Other markers of EC activation documented previously are CD31 and vWF [23, 24], and we included detection of these antigens on tissue biopsies by immunostaining. Earlier studies by Huhges et al. [25, 26], showed no significant increase in vWF plasma levels after 10 min and 30 min of ischemia and 15 min and 30 min reperfusion, respectively. Our study confirms this finding with no significant changes in vWF and CD31 expression in biopsies, which further indicate minimal EC activation or damage during early reperfusion. However, the study does not consider differences in the constitutive expression patterns of these antigens, which could vary due to heterogeneity in vessel size as shown for vWF [27].

Previous studies on murine skeletal muscle I/R injury models have identified natural IgM antibodies as a major initiator of the activation of the complement system, which was also shown to be causally related to the observed tissue injury [8]. We therefore analyzed deposition of IgM as well as IgG in the tissue. However, no significant differences between ischemia and reperfusion samples were found for these antibody isotypes. In line with the absence of antibody deposition, markers for complement activation C3b/c, C4b/c on tissue and C3a, C4d in plasma did not change until 10 min reperfusion. This suggests that no significant activation of the complement system occurred in our setting of tourniquet-induced ischemia and reperfusion injury. Also the levels of functional C1-inhibitor, which is the only known physiologic inhibitor of classical complement pathway activation [28], showed no changes from baseline to 10 min reperfusion.

Pro-inflammatory cytokines are secreted to preserve immune integrity and stimulate repair mechanisms to counteract the ongoing tissue damage [29, 30]. The pro-inflammatory cytokines IL-1 and TNFα in particular are released by monocytes and macrophages during the acute phase of I/R injury and in turn stimulate the production of IL-6 [31]. In our study we found that TNFα and IL-6 were significantly elevated in serum at 10 min reperfusion as compared to baseline. This result is in line with two reports of tourniquet application in lower limb surgery, where a rise in IL-6 was shown at 2 h and 4 h reperfusion, respectively, in the draining blood of the ischemic limbs [19, 32]. We also found a significant rise in the levels of IL-17 from baseline, highlighting the involvement of another pro-inflammatory molecule, which is known to induce EC to secrete cytokines.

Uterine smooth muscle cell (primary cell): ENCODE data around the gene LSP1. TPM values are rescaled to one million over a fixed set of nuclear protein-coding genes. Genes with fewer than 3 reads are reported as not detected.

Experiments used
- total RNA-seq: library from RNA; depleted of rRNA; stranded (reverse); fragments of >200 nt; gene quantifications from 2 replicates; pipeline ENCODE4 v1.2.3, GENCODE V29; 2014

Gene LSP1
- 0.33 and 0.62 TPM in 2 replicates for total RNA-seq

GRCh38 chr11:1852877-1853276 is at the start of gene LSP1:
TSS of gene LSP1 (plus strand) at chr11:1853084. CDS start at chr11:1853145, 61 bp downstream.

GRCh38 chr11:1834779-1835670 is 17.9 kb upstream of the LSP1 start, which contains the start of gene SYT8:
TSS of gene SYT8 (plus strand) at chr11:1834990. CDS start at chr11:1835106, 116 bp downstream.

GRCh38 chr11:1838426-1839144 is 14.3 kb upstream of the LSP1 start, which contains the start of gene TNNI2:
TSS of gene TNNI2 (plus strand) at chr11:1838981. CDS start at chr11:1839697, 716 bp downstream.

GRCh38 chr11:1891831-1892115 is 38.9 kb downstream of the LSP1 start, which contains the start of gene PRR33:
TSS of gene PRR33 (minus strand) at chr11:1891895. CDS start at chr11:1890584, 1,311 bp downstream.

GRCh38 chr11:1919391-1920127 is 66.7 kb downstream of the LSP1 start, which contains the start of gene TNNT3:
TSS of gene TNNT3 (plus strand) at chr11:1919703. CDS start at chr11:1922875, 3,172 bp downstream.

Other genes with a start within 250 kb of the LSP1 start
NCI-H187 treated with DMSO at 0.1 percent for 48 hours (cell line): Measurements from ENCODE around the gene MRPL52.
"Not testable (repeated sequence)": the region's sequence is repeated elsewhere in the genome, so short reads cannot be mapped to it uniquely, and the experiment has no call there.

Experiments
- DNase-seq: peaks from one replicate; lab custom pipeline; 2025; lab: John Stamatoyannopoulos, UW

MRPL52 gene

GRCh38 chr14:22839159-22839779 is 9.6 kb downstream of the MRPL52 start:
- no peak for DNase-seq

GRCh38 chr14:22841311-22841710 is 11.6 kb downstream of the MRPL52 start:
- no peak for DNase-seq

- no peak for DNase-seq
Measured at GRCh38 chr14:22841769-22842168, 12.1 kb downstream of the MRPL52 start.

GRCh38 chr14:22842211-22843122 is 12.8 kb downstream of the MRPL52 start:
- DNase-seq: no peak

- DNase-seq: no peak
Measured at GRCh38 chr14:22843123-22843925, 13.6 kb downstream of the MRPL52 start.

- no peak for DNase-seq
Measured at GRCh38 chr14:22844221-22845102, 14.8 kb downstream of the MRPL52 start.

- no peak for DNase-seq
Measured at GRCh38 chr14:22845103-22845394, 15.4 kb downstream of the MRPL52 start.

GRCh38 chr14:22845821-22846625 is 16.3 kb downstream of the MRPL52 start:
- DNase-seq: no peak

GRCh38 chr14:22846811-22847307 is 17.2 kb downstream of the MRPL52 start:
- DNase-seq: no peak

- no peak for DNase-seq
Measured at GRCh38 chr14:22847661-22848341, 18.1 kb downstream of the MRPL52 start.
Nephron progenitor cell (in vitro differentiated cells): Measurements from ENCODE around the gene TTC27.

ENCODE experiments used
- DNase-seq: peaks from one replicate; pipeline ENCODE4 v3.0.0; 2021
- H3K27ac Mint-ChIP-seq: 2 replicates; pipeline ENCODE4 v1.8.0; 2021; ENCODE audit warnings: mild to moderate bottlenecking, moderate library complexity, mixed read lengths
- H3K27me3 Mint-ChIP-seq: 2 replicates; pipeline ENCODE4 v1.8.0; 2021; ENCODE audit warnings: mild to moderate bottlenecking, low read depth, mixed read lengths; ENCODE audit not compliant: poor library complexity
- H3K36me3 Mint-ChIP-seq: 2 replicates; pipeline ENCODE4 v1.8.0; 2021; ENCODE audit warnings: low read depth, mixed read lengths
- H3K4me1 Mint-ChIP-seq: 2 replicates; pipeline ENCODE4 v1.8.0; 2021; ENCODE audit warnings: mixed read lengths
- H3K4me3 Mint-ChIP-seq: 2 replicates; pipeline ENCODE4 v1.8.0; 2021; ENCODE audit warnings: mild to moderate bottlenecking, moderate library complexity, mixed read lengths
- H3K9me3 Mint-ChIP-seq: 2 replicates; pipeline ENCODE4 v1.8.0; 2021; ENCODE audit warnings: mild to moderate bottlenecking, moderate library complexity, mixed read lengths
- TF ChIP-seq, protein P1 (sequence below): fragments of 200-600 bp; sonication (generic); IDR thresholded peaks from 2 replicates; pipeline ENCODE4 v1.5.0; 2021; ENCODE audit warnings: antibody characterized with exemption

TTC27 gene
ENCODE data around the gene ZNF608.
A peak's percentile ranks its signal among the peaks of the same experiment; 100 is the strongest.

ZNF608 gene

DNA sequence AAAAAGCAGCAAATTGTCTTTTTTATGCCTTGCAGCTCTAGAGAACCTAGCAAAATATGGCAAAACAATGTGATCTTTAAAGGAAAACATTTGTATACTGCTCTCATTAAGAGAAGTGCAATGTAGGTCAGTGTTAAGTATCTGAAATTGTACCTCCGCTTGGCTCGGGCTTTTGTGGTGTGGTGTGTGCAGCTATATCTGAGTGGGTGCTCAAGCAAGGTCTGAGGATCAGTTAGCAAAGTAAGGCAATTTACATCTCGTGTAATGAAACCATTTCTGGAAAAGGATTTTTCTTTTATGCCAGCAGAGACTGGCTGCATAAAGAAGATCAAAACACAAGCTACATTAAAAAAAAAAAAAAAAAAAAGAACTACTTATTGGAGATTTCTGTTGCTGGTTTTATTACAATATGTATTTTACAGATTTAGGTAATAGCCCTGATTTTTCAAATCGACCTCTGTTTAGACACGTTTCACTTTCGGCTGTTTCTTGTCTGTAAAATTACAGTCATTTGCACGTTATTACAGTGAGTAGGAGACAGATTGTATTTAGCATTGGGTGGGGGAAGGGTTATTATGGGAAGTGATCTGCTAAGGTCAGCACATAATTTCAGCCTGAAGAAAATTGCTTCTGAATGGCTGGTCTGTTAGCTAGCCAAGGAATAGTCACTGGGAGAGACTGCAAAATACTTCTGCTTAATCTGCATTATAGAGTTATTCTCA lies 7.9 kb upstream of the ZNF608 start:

Among the cytokines secreted by EC, IL-7 showed a significant rise in the 10 minutes reperfusion sample, but this was not the case for IL-8. Predominantly anti-inflammatory cytokines like IL-10 and IL-5 did not show any significant changes at 10 min reperfusion.

To our knowledge, the role of MCP-1 has not yet been studied in human skeletal muscle I/R injury. Studies on MCP-1 in other models have shown its involvement in both inflammation [33] and muscle regeneration [34]. Our data show no significant changes in the levels of MCP-1 until 10 min of reperfusion. On the other hand, an increased level of GM-CSF, but not of G-CSF, was found, probably due to the recruitment of monocytes at the site of ischemia.

VEGF [35] and PDGF bb [36] are growth factors that help in angiogenesis and formation of new blood vessels and are induced as a response to ischemia. In the present study we could also show this type of vascular responses to ischemia by significantly higher plasma levels of VEGF and PDGF bb at 10 min reperfusion.

Finally, CK-MM was measured as a marker for skeletal muscle injury [37]. The observed significant rise of the enzyme levels at end of ischemia (0 min reperfusion) as well as at 10 min reperfusion when compared to baseline indicates that a certain level of skeletal muscle injury is occurring in our model, despite the apparent absence of activation of complement and EC.

Clinical significance of the study